ONE FOR PAPA Elevator Repair Service return with The Select, their take on The Sun Also Rises.
The winner of the 2009 Pulitzer Prize for drama. An exhaustive chat-up by the inventor of the geodesic dome. Visits from Ireland’s leading theater troupes, not to mention from the folks who brought us Gatz. Aeschylus’s Prometheus taught to sing by System of a Down. A new play from poster boy for political incorrectness Neil LaBute. And two productions that have touched the holy hem of Peter Brook. With such tantalizers in the wings, it’s hard to grieve over the exit of all the Rockettes, Scrooges, and tipsy Welshmen that see out the old year.
RUINED | Huntington Theatre Company | January 7–February 6 | South Africa native Liesl Tommy directs Lynn Nottage’s 2009 Pulitzer winner, a co-production of HTC, La Jolla Playhouse, and Berkeley Rep. Based on the playwright’s 2004 interviews of women fleeing civil war in the Democratic Republic of the Congo, the much-decorated drama centers on a Mother Courage–like businesswoman (Tonye Patano of Showtime’s Weeds) who survives by not taking sides. She sells beer and girls — many of them “ruined” by rape before turning to prostitution — to any man who’ll check his gun at the canteen door.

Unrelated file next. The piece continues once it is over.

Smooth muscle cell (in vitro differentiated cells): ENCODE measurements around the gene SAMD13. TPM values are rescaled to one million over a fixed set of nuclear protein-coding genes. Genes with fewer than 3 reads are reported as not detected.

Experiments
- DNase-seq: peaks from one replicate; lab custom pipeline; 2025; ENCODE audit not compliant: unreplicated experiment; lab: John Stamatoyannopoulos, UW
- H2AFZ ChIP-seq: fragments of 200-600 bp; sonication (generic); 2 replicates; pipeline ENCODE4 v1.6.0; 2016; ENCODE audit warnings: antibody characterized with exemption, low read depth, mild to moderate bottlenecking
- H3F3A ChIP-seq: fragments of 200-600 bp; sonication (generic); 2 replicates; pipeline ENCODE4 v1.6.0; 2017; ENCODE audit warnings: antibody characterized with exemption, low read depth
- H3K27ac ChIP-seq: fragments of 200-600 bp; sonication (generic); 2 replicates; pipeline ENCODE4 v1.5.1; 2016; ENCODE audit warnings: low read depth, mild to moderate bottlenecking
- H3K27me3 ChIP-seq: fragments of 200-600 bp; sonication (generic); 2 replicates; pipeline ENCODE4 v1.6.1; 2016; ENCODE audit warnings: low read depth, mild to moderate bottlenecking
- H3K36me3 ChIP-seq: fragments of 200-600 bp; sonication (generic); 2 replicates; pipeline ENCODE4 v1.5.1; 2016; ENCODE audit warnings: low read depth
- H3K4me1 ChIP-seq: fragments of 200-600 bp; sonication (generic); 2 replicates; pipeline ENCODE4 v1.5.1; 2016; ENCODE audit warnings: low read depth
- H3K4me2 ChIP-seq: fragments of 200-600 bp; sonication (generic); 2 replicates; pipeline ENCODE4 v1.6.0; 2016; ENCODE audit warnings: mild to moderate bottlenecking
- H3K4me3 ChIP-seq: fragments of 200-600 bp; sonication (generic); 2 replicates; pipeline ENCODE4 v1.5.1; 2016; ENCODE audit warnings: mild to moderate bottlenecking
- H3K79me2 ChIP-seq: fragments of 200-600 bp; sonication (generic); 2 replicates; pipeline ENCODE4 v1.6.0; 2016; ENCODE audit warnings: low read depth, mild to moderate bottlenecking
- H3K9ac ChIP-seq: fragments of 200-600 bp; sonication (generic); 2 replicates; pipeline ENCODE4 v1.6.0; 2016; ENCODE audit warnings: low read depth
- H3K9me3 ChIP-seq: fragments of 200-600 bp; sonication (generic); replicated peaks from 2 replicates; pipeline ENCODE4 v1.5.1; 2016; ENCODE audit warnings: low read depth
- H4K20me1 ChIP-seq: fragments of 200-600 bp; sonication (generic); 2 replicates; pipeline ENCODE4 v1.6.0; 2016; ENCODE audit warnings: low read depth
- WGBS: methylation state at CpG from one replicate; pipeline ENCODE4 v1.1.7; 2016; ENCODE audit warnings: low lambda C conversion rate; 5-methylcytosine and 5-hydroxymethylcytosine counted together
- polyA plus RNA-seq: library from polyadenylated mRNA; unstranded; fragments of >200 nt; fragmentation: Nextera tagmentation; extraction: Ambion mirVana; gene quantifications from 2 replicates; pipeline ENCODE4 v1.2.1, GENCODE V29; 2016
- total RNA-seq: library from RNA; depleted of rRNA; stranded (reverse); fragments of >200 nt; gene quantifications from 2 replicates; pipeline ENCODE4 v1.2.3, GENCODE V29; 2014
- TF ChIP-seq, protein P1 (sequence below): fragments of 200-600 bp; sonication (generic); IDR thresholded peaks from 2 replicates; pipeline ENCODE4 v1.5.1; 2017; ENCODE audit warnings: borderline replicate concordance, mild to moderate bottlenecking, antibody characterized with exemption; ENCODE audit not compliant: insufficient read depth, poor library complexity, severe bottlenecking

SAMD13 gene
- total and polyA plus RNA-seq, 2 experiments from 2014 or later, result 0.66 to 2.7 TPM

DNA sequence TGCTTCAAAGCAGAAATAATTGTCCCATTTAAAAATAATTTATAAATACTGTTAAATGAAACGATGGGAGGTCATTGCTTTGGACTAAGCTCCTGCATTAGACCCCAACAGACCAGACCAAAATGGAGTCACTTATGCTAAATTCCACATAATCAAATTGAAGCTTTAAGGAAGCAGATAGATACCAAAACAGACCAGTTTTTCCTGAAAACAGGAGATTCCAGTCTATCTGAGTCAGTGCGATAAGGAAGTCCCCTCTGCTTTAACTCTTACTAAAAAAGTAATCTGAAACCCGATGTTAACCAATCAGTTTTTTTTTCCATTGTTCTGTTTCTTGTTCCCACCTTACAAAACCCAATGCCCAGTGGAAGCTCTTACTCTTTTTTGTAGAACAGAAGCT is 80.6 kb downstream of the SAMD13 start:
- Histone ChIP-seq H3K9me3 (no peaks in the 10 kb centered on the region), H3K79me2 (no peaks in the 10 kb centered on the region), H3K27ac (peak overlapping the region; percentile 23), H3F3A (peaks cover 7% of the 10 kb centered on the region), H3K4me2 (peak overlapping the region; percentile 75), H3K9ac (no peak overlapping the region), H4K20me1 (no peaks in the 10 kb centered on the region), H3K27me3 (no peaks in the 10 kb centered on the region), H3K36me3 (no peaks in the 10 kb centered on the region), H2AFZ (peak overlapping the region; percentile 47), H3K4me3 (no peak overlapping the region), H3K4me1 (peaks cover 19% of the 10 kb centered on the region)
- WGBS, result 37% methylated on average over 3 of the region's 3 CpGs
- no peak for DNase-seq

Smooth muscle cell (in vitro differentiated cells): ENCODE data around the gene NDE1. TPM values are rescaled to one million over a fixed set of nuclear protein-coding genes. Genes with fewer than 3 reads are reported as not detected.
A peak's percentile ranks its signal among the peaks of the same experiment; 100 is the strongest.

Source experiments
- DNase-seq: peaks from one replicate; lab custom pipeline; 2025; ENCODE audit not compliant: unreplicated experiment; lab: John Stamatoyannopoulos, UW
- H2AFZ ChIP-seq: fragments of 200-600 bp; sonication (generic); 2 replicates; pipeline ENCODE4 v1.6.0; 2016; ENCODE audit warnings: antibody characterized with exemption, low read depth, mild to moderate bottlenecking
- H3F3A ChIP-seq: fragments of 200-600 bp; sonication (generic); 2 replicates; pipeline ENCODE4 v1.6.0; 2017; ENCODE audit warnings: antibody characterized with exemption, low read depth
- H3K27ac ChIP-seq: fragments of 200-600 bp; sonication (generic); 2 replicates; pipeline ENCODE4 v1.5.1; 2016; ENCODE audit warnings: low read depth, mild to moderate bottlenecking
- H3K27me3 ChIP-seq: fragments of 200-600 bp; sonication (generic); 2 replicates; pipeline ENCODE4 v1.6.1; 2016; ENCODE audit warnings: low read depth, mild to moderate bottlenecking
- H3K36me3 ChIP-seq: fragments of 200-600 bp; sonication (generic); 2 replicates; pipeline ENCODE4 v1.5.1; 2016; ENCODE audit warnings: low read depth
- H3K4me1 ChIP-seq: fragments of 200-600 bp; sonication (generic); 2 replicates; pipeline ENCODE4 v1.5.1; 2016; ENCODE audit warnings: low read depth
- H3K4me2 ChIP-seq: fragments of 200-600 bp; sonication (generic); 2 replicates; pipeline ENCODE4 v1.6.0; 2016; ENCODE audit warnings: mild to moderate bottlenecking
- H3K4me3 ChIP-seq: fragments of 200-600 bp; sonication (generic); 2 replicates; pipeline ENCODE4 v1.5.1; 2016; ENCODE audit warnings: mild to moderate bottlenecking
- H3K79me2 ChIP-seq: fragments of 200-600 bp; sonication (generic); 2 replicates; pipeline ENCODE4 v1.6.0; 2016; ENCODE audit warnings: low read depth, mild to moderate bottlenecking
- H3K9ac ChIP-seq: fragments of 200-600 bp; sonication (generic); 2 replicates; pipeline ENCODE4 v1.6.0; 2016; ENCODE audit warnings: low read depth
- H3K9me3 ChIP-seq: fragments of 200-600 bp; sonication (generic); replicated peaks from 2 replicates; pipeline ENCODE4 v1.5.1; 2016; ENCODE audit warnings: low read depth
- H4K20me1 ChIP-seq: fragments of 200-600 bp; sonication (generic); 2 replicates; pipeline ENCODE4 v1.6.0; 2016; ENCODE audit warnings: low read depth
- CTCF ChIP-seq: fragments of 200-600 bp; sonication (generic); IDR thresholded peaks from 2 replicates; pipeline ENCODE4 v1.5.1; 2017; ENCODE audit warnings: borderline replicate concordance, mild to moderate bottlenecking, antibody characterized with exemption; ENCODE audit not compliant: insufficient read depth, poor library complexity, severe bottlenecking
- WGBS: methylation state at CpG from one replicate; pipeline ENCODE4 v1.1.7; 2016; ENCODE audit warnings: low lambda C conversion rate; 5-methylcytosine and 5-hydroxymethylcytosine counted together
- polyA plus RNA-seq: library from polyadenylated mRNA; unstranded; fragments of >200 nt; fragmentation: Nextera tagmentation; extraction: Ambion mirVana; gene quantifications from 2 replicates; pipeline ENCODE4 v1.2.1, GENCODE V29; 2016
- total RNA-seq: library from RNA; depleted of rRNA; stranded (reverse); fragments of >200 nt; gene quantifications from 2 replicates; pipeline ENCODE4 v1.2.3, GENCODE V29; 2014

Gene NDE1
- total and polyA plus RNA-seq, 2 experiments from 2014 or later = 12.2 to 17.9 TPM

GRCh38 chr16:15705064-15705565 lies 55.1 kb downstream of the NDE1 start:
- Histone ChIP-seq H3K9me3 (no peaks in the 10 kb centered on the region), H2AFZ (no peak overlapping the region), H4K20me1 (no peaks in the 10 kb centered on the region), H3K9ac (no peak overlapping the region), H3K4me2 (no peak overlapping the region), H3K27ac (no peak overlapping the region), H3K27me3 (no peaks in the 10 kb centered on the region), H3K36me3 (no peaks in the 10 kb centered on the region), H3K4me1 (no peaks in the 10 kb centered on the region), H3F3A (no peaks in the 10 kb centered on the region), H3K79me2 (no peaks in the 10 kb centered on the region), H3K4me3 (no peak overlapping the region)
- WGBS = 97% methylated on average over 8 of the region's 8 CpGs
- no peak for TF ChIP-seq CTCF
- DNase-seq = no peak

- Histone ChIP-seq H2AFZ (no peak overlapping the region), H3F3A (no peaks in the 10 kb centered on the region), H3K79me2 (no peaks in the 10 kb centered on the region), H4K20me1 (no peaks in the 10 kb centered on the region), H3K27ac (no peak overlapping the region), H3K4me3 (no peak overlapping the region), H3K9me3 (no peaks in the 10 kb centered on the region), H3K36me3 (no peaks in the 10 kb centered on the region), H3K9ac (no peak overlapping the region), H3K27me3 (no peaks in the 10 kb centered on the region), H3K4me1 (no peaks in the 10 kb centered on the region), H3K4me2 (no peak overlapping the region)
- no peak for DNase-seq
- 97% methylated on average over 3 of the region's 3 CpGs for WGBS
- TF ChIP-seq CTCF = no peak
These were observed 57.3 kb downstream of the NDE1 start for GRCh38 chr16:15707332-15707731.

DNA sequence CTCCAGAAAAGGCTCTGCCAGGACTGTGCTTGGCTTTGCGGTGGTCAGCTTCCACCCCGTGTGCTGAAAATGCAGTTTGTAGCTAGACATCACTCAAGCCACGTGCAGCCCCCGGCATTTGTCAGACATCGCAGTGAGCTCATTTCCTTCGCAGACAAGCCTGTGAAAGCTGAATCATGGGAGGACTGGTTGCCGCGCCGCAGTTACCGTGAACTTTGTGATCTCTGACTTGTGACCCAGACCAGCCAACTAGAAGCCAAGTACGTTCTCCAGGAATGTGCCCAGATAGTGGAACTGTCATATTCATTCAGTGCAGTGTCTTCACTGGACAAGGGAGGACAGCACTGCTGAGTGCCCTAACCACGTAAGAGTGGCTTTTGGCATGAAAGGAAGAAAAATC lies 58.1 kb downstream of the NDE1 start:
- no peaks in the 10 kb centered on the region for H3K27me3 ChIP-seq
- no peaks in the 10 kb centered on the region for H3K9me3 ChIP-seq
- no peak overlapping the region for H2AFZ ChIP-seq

BU Theatre, 264 Huntington Ave, Boston | $25-$89 | 617.266.0800 or huntingtontheatre.org
R. BUCKMINSTER FULLER: THE HISTORY (AND MYSTERY) OF THE UNIVERSE | American Repertory Theater | January 14–February 5 | Thomas Derrah stars as the futurist, environmentalist, and geodesic-dome designer in this one-man play written and directed by D.W. Jacobs and drawn from the life and writings of R. Buckminster Fuller. Warns the San Diego Reader: “Caution, this play . . . contains ideas.”
Loeb Drama Center, 64 Brattle St, Cambridge | $25-$35 | 617.547.8300 or americanrepertorytheater.org
NEIGHBORS | Company One | January 14–February 5 | One of Boston’s feistier small companies is out to shock us with the New England premiere of Branden Jacobs-Jenkins’s 2010 play, which throws a bomb into the “entirely post-racial lifestyle” of a black professor and his white wife in the form of a “rowdy, tacky, shameless, and uncouth” family of black actors in blackface, performing all manner of minstrelsy, that moves in next door. TimeOut called the show “a wild carnival ride: it will make you scream, or ill, or both.”
Boston Center for the Arts Plaza, 539 Tremont St, Boston | $18-$38 | 617.933.8600 or bostontheatrescene.com
IRISH FESTIVAL | ArtsEmerson | February 2-13 | Dublin’s Abbey Theatre has been famous since the days of William Butler Yeats and Seán O’Casey. Galway’s Druid Theatre has only been famous since its discovery of Martin McDonagh. Both troupes are on their way here. The Druid’s up first with artistic director Garry Hynes’s production of McDonagh’s lyrical dark comedy The Cripple of Inishmaan, in which a disabled orphan gets his big chance as an extra in Robert Flaherty’s 1934 film The Man of Aran. The Abbey follows with Howie the Rookie author Mark O’Rowe’s fantastical Terminus, a set of intertwining, rap-tinged monologues in which three people are ripped from the quotidian to enter a world of “singing serial killers, avenging angels, and love-sick demons.”